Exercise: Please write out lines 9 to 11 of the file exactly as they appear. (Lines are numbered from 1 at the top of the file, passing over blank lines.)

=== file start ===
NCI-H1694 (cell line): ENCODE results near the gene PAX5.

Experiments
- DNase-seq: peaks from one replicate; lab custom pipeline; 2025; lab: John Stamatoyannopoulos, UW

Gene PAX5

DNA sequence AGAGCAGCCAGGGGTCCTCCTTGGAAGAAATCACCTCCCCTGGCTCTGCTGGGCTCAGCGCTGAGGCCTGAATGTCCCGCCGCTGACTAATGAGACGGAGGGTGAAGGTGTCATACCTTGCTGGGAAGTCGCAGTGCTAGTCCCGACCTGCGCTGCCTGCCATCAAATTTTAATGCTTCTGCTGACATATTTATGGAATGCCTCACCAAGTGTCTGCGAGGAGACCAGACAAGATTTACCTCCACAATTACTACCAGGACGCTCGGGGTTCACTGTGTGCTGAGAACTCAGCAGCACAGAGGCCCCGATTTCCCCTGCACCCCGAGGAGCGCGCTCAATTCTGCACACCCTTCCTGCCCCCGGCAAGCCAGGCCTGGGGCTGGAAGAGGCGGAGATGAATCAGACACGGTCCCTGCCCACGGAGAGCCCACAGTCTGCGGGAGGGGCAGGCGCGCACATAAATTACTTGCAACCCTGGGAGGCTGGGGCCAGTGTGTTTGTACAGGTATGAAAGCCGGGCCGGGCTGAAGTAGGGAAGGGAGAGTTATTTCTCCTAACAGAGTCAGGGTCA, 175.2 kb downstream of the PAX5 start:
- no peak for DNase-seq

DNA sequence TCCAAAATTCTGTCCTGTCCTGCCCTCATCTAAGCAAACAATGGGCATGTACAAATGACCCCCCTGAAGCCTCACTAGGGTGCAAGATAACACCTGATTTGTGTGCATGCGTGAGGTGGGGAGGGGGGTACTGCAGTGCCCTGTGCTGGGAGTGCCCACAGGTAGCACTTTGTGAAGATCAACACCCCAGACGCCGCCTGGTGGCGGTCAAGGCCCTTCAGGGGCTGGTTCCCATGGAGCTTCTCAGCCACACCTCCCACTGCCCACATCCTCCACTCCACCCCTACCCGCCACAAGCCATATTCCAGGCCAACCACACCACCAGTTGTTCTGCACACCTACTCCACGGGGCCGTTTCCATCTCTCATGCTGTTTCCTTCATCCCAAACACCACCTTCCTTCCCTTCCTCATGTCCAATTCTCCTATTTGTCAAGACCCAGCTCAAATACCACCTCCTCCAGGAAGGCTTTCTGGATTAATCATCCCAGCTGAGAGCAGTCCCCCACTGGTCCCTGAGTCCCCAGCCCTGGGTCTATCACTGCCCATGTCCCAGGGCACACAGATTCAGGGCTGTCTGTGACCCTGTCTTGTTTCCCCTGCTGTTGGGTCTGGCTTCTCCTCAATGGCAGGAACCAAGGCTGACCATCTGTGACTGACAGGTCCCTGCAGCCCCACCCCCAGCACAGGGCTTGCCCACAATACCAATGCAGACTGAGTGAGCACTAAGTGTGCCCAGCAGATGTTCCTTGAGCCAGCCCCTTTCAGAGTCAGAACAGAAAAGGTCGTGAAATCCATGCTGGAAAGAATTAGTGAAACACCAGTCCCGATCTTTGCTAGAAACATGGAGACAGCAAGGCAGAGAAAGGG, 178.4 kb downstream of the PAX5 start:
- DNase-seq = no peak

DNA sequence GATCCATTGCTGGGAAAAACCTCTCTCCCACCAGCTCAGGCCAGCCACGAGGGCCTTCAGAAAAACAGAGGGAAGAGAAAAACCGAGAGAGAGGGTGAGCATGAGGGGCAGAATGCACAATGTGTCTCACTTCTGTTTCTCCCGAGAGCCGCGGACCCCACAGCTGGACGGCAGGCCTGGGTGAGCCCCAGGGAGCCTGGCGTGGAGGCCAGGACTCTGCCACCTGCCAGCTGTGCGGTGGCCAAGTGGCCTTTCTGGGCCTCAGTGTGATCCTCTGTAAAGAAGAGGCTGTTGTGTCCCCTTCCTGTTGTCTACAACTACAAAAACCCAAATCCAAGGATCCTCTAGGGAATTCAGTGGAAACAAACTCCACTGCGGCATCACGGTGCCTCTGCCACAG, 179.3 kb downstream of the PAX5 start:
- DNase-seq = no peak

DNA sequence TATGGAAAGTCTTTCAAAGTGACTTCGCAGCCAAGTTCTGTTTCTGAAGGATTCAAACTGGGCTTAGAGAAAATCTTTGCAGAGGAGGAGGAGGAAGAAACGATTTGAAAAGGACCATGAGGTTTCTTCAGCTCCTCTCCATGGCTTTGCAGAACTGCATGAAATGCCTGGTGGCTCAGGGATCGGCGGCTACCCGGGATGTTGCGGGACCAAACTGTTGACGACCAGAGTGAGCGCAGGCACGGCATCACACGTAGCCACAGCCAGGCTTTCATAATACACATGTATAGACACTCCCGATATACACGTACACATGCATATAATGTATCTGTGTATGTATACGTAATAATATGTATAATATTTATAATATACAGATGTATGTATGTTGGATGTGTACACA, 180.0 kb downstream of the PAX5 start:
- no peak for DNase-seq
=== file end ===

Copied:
DNA sequence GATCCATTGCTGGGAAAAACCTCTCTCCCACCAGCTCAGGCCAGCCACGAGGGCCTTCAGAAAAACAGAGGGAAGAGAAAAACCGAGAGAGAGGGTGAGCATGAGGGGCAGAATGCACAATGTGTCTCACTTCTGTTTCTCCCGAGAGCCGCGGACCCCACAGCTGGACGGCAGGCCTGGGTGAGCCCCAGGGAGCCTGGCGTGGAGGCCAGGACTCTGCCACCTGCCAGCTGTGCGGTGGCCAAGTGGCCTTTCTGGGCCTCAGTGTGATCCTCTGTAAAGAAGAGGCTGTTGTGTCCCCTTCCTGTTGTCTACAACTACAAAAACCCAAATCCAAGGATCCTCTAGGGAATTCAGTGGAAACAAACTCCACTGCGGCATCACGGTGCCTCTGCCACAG, 179.3 kb downstream of the PAX5 start:
- DNase-seq = no peak

DNA sequence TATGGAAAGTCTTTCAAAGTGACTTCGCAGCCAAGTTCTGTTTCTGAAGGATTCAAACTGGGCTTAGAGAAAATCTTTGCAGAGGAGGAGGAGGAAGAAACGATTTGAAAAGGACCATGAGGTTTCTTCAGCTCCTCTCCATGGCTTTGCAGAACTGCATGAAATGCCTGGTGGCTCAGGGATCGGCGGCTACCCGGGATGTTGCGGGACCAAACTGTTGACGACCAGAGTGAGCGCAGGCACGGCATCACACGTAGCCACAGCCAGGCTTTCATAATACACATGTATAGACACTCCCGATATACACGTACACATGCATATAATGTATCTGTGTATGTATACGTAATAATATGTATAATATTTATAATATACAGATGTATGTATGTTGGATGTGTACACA, 180.0 kb downstream of the PAX5 start: